In a pan or cast-iron skillet heat 2 tablespoons of lard over medium heat. Add first the chorizo and crumble it with the back of a spoon. Cook while stirring for about 1 minute

Cooking chorizo in a pan to make frijoles pierces.

Turn the heat to medium-low and add the onions. Cook until onions are translucent and nicely cooked through (about 5 minutes).

Cooked chorizo and onions in a pan for frijoles puercos.

Add the beans, pickled jalapeño, and chipotle in adobo sauce peppers. Mix to combine and turn off the heat.

Beans (frijoles) and other ingredients in a pan to make frijoles puercos.

Allow the mixture to slightly cool down, then transfer everything to a food processor or a blender.

Add 1 cup of the cooking water from beans, or just plain water, and blend for a couple of minutes or until you will have a smooth mixture. Tip: You can also add a few tablespoons of jalapeño juice.

Frijoles puercos blended in a food processor.

Heat the remaining lard in a pan over medium heat. Add the beans mixture to the pan and cook for half a minute.

Mix in the cheese, cooking everything together until the mixture has the desired consistency.

Frijoles puercos mixed with cheese in a pan.

Transfer to a bowl or serving plate and garnish with pickled jalapeños and queso fresco. Enjoy!

Pro Tips

  • If you use a good quality Mexican chorizo, you don’t need anything else to flavor the beans because the chorizo already has many spices.
  • But feel free to add other spices such as garlic, cumin, or oregano.
  • If needed, to adjust the frijoles puercos consistency, add some cooking water from beans or hot water to the pan when you cook them.
Frijoles puercos served in a talavera dish and garnished with cheese and pickled peppers. Some corn chips on the side.

Serving Suggestions

As we mentioned before, this dish can be served as an appetizer (think of a bean dip) along with corn chips or toasted bread. But if you want to serve them as a side, here are our recommendations:

How To Store And Reheat

Those frijoles puercos are the perfect prep meal for potlucks and parties. Once cooked and cooled down, place them in an airtight container and store them in the fridge for up to 4 days. Or freeze them for up to 3 months.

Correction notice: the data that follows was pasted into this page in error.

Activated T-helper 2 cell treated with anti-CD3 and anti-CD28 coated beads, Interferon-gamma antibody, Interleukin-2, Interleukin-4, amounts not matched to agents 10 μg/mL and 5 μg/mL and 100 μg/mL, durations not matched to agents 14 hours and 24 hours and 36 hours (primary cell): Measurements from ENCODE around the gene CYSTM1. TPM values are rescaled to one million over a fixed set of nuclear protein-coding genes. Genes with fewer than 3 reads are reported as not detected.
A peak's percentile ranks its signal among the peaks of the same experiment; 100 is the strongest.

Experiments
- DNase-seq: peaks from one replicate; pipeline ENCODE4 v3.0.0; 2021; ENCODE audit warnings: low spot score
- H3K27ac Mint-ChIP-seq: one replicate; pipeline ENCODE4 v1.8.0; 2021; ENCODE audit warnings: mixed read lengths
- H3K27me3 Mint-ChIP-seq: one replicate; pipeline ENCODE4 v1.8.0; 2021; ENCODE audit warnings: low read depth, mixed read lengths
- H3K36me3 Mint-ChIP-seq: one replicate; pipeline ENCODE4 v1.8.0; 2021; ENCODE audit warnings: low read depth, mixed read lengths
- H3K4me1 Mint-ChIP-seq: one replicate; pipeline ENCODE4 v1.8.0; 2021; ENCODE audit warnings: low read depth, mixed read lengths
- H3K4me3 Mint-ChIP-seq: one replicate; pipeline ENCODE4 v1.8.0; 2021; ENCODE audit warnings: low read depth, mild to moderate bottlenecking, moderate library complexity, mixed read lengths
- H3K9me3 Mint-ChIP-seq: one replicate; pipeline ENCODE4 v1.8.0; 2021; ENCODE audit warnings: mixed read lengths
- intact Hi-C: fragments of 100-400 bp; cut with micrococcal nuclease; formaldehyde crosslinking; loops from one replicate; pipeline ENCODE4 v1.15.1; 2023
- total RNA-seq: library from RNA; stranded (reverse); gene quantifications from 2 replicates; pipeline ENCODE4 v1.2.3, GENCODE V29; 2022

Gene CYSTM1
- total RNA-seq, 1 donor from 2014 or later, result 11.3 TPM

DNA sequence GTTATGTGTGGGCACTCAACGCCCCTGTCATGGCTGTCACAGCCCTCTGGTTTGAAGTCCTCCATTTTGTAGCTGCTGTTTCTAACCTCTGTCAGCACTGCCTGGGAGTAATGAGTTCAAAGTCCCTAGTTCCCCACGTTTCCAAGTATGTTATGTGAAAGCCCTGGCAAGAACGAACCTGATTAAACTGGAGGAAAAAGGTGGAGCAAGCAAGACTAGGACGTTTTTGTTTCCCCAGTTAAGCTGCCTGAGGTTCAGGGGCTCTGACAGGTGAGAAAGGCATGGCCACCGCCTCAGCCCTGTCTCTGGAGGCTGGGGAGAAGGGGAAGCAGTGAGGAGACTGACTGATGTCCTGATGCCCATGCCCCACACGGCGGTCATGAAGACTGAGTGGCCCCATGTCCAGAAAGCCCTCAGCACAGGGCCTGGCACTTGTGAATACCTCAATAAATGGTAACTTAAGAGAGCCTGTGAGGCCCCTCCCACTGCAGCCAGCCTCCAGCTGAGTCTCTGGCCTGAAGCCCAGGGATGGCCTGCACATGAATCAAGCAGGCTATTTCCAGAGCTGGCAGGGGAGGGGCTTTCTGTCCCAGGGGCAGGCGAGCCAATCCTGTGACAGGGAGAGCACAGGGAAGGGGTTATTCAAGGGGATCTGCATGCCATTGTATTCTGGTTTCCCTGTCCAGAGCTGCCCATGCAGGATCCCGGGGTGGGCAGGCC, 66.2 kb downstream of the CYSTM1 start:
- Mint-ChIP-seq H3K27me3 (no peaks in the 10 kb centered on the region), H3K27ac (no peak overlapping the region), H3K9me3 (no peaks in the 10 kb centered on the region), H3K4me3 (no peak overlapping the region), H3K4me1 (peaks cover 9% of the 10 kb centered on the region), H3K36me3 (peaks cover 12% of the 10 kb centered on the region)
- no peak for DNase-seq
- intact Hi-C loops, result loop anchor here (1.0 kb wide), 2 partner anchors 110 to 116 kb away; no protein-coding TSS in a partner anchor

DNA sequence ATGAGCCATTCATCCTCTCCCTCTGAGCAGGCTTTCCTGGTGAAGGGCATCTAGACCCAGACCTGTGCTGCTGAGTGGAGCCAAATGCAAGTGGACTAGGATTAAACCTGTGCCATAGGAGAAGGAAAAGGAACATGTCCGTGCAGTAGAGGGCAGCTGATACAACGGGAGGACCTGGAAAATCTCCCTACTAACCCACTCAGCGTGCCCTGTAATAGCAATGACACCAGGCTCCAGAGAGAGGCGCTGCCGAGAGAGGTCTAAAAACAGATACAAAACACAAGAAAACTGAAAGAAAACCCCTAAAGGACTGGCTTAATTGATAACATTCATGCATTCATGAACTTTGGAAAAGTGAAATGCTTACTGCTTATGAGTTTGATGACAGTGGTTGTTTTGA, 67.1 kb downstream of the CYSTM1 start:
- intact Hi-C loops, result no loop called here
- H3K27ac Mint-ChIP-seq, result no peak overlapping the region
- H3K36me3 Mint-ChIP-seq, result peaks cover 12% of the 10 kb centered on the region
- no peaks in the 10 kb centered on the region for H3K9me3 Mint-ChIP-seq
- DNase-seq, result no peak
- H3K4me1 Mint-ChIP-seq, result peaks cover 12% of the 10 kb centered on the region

For reheating, transfer the beans to a pan and add a splash of water. Stir for a couple of minutes until they are creamy again and heated up. In the microwave, you can heat them at 1-minute intervals stirring in between.

Watch How To Make It

Authentic Frijoles Puercos Recipe.

Frijoles Puercos

author Maricruz
Those creamy frijoles puercos are the perfect beans dips out there. They are packed with chorizo and bacon flavors and so easy to make!
prep 10 minutes
cook 10 minutes
total 20 minutes
serving 10

Ingredients 

  • 5 cups pinto beans (cooked)
  • 8 oz Mexican chorizo
  • ½ small onion (chopped)
  • 1 chipotle pepper
  • 2 Tbsp pickled jalapeño (chopped)
  • 4 Tbsp lard or bacon grease
  • 1 cup Asadero or Oaxaca cheese (read notes)
  • salt (as needed)

Instructions
 

  • Heat 2 tablespoons of lard in a pan over medium heat.
  • Add chorizo and crumble it with the back of a spoon. Stir for 1 minute.
  • Turn the heat to medium-low and add onions.
  • Cook for 5 minutes or until onions are translucent and cooked through.
  • Add beans, pickled jalapeño, and chipotle peppers to the pan.
  • Mix to combine and then turn off the heat.
  • Allow the beans mixture to slightly cool down, then transfer everything to a food processor or a blender.
  • Add 1 cup of the cooking water from beans, or just plain water, and blend for a couple of minutes until smooth and creamy.
  • Heat the remaining lard in a pan over medium heat.
  • Add the creamy mixture to the pan and cook for half a minute.
  • Mix in the cheese, cooking everything together until the mixture has the desired consistency.
  • Transfer to a bowl or serving plate and garnish with pickled jalapeños and queso fresco before serving.

Notes

  • You can add other spices such as garlic, cumin, or oregano.
  • If needed, to adjust the frijoles puercos consistency, add some cooking water from beans or hot water to the pan when you cook them.
  • If needed, sub the listed cheese with a blend of Mexican cheese for quesadilla or mozzarella.
Nutrition Information
Calories: 330kcal | Carbohydrates: 25g | Protein: 16g | Fat: 19g | Saturated Fat: 9g | Polyunsaturated Fat: 1g | Monounsaturated Fat: 3g | Cholesterol: 28mg | Sodium: 421mg | Potassium: 382mg | Fiber: 8g | Sugar: 1g | Vitamin A: 161IU | Vitamin C: 1mg | Calcium: 53mg | Iron: 2mg
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One Comment

  1. 5 stars
    Thank you for the recipe, frijoles puercos are one of my favorites sides for carne asada. My mother used to add tomatoes and sardines too but I like them more simplest like your recipe.